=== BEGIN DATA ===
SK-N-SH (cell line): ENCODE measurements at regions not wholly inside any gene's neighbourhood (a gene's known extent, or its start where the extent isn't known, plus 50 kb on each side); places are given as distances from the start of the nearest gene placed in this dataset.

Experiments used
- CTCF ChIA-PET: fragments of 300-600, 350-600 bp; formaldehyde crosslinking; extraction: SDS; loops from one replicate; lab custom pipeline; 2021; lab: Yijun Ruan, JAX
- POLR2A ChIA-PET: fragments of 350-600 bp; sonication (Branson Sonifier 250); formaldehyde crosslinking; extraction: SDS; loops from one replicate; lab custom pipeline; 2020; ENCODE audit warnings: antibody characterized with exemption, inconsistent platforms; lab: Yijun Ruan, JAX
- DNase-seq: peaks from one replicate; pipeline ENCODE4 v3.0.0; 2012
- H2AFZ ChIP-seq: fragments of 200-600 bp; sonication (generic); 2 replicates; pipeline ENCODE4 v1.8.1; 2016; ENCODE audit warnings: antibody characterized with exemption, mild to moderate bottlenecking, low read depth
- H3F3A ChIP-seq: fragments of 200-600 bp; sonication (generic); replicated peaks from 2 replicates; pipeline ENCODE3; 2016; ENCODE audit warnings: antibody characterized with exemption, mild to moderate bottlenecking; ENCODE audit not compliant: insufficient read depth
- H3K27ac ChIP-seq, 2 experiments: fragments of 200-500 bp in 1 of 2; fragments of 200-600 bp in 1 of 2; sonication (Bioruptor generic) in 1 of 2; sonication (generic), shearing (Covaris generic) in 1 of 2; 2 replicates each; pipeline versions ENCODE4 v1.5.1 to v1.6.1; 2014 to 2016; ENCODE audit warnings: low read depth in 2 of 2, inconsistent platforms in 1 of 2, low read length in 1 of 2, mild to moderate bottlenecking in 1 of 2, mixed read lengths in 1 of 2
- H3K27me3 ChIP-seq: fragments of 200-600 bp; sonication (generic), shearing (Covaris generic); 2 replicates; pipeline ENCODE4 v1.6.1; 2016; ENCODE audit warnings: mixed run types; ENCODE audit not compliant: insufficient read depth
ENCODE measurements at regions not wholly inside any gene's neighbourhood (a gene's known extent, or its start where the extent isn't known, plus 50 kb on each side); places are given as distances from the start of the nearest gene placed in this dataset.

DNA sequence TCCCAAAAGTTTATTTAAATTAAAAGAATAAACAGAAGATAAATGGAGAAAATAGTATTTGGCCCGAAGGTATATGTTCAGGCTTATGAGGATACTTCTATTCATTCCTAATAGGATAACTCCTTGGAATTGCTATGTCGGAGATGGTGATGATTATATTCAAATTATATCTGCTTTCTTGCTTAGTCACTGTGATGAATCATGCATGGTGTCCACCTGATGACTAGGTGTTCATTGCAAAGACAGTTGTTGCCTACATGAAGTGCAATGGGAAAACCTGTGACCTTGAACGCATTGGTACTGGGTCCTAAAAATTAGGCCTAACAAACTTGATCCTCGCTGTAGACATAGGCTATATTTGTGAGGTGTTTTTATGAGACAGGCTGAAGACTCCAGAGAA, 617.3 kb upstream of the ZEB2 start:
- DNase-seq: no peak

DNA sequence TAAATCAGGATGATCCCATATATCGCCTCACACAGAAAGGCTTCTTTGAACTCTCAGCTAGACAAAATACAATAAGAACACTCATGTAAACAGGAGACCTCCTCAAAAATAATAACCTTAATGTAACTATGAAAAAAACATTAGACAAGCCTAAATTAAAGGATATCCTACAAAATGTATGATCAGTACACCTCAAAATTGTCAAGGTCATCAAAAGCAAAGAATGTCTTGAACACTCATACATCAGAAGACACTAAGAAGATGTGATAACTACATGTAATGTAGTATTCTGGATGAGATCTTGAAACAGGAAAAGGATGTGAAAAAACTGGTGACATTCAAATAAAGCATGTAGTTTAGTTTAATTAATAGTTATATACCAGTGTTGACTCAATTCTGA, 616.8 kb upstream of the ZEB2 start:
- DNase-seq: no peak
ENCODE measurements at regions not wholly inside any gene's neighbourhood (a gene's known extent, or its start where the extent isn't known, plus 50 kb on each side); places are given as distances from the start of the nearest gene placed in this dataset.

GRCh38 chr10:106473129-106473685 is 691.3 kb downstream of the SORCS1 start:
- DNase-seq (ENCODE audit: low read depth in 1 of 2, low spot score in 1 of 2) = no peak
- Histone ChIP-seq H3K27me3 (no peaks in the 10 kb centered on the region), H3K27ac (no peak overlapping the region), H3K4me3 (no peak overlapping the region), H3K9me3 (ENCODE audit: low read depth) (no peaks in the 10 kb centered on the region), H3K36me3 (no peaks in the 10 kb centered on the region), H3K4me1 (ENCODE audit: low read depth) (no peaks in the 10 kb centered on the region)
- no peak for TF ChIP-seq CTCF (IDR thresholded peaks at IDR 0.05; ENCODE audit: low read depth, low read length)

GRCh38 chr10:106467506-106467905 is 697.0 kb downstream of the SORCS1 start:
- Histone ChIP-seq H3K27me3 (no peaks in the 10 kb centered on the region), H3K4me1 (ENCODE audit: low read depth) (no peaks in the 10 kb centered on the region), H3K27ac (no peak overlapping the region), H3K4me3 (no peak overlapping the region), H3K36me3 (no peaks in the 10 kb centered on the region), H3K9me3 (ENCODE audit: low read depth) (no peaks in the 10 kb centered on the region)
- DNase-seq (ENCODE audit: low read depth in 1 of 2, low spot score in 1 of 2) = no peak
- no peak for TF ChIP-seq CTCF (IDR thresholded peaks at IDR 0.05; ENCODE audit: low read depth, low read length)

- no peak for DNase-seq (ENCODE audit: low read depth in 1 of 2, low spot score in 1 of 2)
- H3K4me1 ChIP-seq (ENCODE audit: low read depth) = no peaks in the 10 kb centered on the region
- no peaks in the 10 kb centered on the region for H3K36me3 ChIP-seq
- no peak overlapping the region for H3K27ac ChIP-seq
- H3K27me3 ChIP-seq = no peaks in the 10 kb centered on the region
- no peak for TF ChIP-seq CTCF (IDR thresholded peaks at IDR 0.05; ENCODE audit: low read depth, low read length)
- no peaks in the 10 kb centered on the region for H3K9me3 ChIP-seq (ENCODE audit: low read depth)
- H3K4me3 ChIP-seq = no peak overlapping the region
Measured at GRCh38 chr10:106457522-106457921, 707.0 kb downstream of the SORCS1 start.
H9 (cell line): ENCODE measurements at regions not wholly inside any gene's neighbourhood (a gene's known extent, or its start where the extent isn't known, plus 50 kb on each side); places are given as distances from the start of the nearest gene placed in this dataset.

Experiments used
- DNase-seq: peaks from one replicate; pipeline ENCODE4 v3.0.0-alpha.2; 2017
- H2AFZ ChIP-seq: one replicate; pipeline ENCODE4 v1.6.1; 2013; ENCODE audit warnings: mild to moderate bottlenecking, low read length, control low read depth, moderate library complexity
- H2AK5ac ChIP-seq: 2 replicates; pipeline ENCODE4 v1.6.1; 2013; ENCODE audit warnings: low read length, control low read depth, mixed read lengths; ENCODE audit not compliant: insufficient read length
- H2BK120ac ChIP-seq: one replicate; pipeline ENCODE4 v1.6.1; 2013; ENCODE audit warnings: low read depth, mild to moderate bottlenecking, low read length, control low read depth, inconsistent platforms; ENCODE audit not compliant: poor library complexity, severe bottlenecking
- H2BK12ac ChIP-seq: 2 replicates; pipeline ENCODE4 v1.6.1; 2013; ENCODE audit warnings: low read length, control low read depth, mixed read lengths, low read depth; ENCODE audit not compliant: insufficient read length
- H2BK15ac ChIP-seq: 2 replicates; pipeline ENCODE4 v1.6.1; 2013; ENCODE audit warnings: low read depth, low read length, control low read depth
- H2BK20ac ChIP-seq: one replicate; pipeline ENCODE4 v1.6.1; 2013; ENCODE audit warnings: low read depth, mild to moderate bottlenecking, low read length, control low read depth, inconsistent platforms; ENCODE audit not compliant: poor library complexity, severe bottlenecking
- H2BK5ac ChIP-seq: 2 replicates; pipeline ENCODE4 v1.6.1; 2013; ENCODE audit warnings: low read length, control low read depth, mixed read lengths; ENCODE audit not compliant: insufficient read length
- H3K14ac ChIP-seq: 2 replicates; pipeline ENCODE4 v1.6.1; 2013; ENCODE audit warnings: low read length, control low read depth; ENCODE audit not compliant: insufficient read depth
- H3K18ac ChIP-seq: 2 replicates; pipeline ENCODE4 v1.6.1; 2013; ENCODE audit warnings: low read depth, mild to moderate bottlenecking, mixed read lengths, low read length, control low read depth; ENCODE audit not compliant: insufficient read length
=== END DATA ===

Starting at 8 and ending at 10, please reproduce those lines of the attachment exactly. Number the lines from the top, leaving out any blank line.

- H3K27ac ChIP-seq, 2 experiments: fragments of 200-500 bp in 1 of 2; fragments of 200-600 bp in 1 of 2; sonication (Bioruptor generic) in 1 of 2; sonication (generic), shearing (Covaris generic) in 1 of 2; 2 replicates each; pipeline versions ENCODE4 v1.5.1 to v1.6.1; 2014 to 2016; ENCODE audit warnings: low read depth in 2 of 2, inconsistent platforms in 1 of 2, low read length in 1 of 2, mild to moderate bottlenecking in 1 of 2, mixed read lengths in 1 of 2
- H3K27me3 ChIP-seq: fragments of 200-600 bp; sonication (generic), shearing (Covaris generic); 2 replicates; pipeline ENCODE4 v1.6.1; 2016; ENCODE audit warnings: mixed run types; ENCODE audit not compliant: insufficient read depth
ENCODE measurements at regions not wholly inside any gene's neighbourhood (a gene's known extent, or its start where the extent isn't known, plus 50 kb on each side); places are given as distances from the start of the nearest gene placed in this dataset.